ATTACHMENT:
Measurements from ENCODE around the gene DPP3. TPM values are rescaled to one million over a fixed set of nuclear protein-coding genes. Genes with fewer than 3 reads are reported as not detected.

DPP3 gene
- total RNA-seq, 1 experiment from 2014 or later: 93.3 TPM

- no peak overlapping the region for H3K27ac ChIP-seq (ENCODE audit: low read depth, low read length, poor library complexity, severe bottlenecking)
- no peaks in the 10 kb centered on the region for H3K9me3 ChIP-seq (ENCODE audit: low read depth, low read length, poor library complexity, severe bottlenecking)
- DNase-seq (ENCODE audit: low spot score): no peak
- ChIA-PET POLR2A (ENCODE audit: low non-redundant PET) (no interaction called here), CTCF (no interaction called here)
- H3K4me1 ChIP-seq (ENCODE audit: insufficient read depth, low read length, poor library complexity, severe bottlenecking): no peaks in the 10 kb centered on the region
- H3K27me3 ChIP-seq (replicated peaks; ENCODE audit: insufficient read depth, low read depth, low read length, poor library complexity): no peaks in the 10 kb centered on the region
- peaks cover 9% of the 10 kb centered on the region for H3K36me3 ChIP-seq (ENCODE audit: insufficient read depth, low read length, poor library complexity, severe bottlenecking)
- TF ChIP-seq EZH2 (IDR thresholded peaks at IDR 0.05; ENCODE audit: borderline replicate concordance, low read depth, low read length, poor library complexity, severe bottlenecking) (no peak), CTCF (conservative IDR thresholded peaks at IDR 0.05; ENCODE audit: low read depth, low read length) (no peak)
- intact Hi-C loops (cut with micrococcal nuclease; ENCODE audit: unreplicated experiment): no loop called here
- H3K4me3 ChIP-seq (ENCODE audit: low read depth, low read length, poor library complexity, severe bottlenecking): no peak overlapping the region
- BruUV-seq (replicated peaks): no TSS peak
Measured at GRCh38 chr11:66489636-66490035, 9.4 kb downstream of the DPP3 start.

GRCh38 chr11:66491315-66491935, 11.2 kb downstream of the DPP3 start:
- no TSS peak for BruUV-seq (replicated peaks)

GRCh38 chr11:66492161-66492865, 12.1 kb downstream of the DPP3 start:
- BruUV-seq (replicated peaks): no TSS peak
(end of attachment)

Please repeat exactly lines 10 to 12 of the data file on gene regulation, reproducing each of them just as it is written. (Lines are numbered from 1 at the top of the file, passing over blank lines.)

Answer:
- peaks cover 9% of the 10 kb centered on the region for H3K36me3 ChIP-seq (ENCODE audit: insufficient read depth, low read length, poor library complexity, severe bottlenecking)
- TF ChIP-seq EZH2 (IDR thresholded peaks at IDR 0.05; ENCODE audit: borderline replicate concordance, low read depth, low read length, poor library complexity, severe bottlenecking) (no peak), CTCF (conservative IDR thresholded peaks at IDR 0.05; ENCODE audit: low read depth, low read length) (no peak)
- intact Hi-C loops (cut with micrococcal nuclease; ENCODE audit: unreplicated experiment): no loop called here